Is it wrong to bring your own snacks into the movies? I know there are sometimes signs posted saying you can’t, but I don’t appreciate being charged airport prices for Junior Mints. Nor do I enjoy nachos slathered in cheese product.
—Popcorn in My Purse
Dear Popcorn in My Purse,
It’s not surprising that movie theaters forbid outside food: Concessions are their single biggest revenue stream, says Richard McKenzie, an economics professor at the University of California at Irvine and author of Why Popcorn Costs So Much at the Movies and Other Pricing Puzzles. Theaters must share their income from ticket sales with film distributors and studios, while snacks and sodas have a high profit margin.
Raisinets and jumbo Cokes weren’t always part of the viewing experience. In the early days of cinema, theater owners discouraged snack consumption, feeling it clashed with the elegant atmosphere they were trying to create. “They had elaborate tapestries and carpeting and upholstery and didn’t want anything like candy that could get stuck to it,” explains Ross Melnick, cofounder of Cinema Treasures, a nonprofit devoted to saving the remaining movie palaces, and coauthor of a book of the same name.
Movie theaters began selling refreshments to boost revenue during the Depression, says Melnick. After the Second World War, when many moviegoers switched to TV instead, snacks became an even more important source of profit. In 1936, concession sales at movie theaters totaled $10 million. By 1949, candy sales alone were $50 million. As McKenzie explains, the concession stand was a major reason for the growth of the multiplex, where different movie starting times ensure there’s always a line for popcorn.
You’re not the only one to bristle at the prices. Most people suffer in silence, but after learning that outside food was forbidden (and being denied entry to the sci-fi movie Cloverfield because of it), Adam Glennon, a postman in Stockport, England, last year staged a protest in the street outside the theater, pressing free candy and price-comparison leaflets on passersby.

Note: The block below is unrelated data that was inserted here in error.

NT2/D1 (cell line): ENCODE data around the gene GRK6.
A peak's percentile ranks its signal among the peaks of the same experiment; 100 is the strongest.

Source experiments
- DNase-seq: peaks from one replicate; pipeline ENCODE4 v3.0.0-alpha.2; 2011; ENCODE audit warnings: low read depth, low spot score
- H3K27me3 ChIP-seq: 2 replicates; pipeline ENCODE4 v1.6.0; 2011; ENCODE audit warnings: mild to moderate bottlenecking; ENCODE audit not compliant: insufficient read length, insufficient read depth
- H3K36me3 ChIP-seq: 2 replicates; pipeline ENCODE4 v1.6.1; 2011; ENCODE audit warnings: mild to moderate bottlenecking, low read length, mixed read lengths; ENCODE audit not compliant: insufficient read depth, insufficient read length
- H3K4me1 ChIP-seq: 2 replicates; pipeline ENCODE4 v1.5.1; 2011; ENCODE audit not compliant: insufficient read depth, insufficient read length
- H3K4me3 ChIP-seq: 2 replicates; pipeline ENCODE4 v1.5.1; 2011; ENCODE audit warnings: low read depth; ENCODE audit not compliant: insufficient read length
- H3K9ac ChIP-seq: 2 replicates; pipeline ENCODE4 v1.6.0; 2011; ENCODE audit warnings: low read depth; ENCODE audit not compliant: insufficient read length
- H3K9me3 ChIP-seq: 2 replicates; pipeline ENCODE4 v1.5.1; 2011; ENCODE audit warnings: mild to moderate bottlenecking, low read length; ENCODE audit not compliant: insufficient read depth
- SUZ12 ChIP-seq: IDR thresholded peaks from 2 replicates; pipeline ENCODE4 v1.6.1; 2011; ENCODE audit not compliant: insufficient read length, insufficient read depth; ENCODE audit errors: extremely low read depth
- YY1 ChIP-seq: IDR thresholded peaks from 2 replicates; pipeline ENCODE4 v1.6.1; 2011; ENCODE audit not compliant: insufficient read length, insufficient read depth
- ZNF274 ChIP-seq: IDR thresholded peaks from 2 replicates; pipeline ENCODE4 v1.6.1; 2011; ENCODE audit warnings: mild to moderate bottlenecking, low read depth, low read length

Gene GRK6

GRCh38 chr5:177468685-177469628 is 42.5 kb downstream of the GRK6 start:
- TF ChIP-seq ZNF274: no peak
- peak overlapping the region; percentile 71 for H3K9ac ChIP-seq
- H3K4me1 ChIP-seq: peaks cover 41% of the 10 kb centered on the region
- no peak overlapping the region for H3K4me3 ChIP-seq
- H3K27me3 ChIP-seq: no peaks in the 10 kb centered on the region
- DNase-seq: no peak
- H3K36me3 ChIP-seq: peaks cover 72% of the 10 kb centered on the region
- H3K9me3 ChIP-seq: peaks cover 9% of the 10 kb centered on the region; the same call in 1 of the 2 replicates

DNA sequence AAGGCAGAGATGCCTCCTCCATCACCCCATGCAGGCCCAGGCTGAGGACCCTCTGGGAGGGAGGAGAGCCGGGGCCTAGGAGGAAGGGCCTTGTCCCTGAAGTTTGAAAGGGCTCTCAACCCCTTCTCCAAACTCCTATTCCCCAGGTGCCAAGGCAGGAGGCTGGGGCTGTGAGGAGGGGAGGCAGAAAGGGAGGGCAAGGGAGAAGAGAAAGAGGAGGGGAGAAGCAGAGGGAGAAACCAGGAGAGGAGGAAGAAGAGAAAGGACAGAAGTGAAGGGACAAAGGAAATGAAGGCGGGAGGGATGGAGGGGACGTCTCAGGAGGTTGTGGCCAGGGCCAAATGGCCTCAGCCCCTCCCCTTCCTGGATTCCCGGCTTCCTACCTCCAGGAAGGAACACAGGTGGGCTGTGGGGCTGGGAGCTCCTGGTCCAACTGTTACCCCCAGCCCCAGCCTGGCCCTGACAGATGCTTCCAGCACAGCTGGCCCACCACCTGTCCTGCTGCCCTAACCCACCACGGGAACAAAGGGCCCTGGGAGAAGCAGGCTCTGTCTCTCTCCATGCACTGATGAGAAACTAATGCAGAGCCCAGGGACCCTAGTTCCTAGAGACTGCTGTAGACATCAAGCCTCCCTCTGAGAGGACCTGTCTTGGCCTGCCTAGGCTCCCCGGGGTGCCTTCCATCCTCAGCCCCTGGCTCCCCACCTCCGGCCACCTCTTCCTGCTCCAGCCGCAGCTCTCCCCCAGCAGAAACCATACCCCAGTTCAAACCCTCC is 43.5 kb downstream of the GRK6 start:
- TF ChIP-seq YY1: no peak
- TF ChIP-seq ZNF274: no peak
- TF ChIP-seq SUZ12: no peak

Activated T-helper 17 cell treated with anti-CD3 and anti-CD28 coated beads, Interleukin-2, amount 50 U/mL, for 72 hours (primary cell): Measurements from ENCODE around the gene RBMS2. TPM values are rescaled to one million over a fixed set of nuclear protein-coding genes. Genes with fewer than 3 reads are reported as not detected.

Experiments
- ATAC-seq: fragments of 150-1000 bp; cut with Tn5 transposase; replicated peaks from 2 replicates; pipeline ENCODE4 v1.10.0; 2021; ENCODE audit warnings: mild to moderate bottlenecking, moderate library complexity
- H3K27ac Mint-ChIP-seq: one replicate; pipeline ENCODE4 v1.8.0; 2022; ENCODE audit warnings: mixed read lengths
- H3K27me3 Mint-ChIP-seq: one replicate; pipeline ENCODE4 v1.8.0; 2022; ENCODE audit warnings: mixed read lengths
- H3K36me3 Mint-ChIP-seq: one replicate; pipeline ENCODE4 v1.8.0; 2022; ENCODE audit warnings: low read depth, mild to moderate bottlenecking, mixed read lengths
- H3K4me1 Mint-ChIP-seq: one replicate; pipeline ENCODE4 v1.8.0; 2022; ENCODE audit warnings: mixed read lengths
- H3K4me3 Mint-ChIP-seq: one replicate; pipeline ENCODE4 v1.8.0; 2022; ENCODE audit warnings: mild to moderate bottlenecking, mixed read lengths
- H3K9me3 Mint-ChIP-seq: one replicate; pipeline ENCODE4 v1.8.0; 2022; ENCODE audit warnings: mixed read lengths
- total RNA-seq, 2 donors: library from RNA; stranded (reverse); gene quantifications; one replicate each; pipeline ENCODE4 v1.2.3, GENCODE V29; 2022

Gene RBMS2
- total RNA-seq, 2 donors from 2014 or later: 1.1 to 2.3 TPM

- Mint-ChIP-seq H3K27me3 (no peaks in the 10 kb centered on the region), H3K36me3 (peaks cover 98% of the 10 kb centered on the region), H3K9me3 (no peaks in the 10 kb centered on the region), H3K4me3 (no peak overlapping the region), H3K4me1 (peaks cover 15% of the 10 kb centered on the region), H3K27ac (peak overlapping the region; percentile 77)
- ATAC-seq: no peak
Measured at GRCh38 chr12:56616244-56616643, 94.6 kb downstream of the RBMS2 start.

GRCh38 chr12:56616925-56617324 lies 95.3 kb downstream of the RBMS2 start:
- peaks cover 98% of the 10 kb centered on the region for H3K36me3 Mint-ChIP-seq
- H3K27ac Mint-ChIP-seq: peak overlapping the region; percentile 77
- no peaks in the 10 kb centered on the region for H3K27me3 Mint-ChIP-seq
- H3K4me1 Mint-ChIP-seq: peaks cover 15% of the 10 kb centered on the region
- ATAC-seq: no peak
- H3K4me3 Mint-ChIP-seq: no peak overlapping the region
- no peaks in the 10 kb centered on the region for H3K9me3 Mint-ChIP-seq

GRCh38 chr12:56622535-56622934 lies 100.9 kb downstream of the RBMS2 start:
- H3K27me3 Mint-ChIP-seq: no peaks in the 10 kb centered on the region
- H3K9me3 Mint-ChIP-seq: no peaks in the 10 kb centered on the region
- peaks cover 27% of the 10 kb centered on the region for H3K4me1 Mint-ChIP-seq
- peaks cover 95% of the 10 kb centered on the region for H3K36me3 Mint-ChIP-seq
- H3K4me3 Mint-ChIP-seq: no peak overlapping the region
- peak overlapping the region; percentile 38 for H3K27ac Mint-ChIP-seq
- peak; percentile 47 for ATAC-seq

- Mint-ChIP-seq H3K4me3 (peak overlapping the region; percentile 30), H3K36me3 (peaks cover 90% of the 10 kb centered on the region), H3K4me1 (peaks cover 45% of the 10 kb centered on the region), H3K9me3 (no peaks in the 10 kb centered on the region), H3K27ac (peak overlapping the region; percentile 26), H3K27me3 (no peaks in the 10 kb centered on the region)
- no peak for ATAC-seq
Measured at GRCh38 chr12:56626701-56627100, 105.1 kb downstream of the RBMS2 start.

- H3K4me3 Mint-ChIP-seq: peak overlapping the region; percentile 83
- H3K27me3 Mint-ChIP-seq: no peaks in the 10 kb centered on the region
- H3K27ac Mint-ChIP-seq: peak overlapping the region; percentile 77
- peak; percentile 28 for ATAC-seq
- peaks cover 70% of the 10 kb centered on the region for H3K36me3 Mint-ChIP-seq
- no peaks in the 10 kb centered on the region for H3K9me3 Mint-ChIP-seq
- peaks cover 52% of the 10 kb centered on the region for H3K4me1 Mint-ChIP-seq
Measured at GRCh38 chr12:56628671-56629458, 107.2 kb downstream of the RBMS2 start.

In his Ethicist column in the New York Times, Randy Cohen argues that when a business’s rule is grossly unfair, it’s fine to disobey it, and that the high price of movie popcorn justifies bringing in your own picnic.
I agree. If movie popcorn were delicious—organic kernels drizzled with real butter, for instance—then the sticker shock wouldn’t be so bad. But the truth is, it’s often stale. McKenzie explains: “Movie managers sometimes either pop the corn off-site or buy it ready-popped, but they have the popcorn poppers going [for show] when people are coming in through door.” Processed hot dogs and corn syrup–laden sodas aren’t likely to inspire an ecstatic Chowhound post either. As Glennon points out in an email, it’s wrong not to offer “healthy options for people who may have diabetes or weight issues. Are they banning fruit even though they don’t offer any?” And if you’re ecosensitive, you may cringe to see all those popcorn buckets and nacho trays stuffed into the trash.
So go ahead and smuggle in your own snacks. Staff will probably turn a blind eye. Wayne Woeltjen, lead assistant manager of Embarcadero Cinema in San Francisco, says, “It’s at the discretion of the staff, as long as it’s not disruptive.” As with eating on a plane, avoid hot foods, which have stronger aromas. For those bringing in their own popcorn, consider adding spicy cinnamon sugar or Parmigiano and black pepper. I like mine hippie-style, with soy sauce and nutritional yeast; Chowhounds have plenty of other suggestions. Just be sure to pack your popcorn in a plastic container, not in a crackly bag.